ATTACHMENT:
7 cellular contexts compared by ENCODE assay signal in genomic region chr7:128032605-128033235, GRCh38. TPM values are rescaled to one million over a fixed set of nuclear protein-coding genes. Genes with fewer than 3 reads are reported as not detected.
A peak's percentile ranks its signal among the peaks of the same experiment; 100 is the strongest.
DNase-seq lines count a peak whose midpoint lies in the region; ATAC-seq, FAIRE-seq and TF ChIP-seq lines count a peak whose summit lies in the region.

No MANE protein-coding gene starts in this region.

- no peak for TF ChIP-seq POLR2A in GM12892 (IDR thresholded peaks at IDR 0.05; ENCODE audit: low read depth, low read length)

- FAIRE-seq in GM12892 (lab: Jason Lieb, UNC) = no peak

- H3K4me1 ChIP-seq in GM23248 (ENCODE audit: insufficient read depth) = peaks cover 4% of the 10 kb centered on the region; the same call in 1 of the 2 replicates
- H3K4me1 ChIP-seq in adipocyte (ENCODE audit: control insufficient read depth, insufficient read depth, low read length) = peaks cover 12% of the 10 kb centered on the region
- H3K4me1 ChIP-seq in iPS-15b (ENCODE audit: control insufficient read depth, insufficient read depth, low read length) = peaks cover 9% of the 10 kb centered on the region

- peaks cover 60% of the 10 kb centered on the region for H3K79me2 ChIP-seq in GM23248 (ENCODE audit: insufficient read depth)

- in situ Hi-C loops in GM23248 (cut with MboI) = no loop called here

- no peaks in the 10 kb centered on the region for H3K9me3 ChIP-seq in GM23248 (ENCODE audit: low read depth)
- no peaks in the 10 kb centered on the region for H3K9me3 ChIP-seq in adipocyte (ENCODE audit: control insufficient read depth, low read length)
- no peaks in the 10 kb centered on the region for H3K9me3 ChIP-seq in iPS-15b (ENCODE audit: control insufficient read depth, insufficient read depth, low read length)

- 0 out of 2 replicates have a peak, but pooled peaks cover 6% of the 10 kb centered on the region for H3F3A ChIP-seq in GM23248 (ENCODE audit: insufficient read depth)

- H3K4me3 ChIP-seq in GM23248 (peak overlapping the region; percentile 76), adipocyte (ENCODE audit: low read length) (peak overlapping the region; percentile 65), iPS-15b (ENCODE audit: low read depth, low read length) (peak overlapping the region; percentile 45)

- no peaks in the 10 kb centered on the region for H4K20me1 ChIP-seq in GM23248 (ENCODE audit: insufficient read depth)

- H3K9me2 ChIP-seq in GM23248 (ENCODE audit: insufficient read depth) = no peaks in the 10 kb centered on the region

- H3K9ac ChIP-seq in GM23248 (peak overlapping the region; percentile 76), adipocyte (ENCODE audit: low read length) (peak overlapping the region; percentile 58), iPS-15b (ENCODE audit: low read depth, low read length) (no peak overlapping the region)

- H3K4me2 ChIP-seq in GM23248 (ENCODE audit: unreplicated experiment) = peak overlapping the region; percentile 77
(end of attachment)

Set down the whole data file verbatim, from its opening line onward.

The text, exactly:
7 cellular contexts compared by ENCODE assay signal in genomic region chr7:128032605-128033235, GRCh38. TPM values are rescaled to one million over a fixed set of nuclear protein-coding genes. Genes with fewer than 3 reads are reported as not detected.
A peak's percentile ranks its signal among the peaks of the same experiment; 100 is the strongest.
DNase-seq lines count a peak whose midpoint lies in the region; ATAC-seq, FAIRE-seq and TF ChIP-seq lines count a peak whose summit lies in the region.

No MANE protein-coding gene starts in this region.

- no peak for TF ChIP-seq POLR2A in GM12892 (IDR thresholded peaks at IDR 0.05; ENCODE audit: low read depth, low read length)

- FAIRE-seq in GM12892 (lab: Jason Lieb, UNC) = no peak

- H3K4me1 ChIP-seq in GM23248 (ENCODE audit: insufficient read depth) = peaks cover 4% of the 10 kb centered on the region; the same call in 1 of the 2 replicates
- H3K4me1 ChIP-seq in adipocyte (ENCODE audit: control insufficient read depth, insufficient read depth, low read length) = peaks cover 12% of the 10 kb centered on the region
- H3K4me1 ChIP-seq in iPS-15b (ENCODE audit: control insufficient read depth, insufficient read depth, low read length) = peaks cover 9% of the 10 kb centered on the region

- peaks cover 60% of the 10 kb centered on the region for H3K79me2 ChIP-seq in GM23248 (ENCODE audit: insufficient read depth)

- in situ Hi-C loops in GM23248 (cut with MboI) = no loop called here

- no peaks in the 10 kb centered on the region for H3K9me3 ChIP-seq in GM23248 (ENCODE audit: low read depth)
- no peaks in the 10 kb centered on the region for H3K9me3 ChIP-seq in adipocyte (ENCODE audit: control insufficient read depth, low read length)
- no peaks in the 10 kb centered on the region for H3K9me3 ChIP-seq in iPS-15b (ENCODE audit: control insufficient read depth, insufficient read depth, low read length)

- 0 out of 2 replicates have a peak, but pooled peaks cover 6% of the 10 kb centered on the region for H3F3A ChIP-seq in GM23248 (ENCODE audit: insufficient read depth)

- H3K4me3 ChIP-seq in GM23248 (peak overlapping the region; percentile 76), adipocyte (ENCODE audit: low read length) (peak overlapping the region; percentile 65), iPS-15b (ENCODE audit: low read depth, low read length) (peak overlapping the region; percentile 45)

- no peaks in the 10 kb centered on the region for H4K20me1 ChIP-seq in GM23248 (ENCODE audit: insufficient read depth)

- H3K9me2 ChIP-seq in GM23248 (ENCODE audit: insufficient read depth) = no peaks in the 10 kb centered on the region

- H3K9ac ChIP-seq in GM23248 (peak overlapping the region; percentile 76), adipocyte (ENCODE audit: low read length) (peak overlapping the region; percentile 58), iPS-15b (ENCODE audit: low read depth, low read length) (no peak overlapping the region)

- H3K4me2 ChIP-seq in GM23248 (ENCODE audit: unreplicated experiment) = peak overlapping the region; percentile 77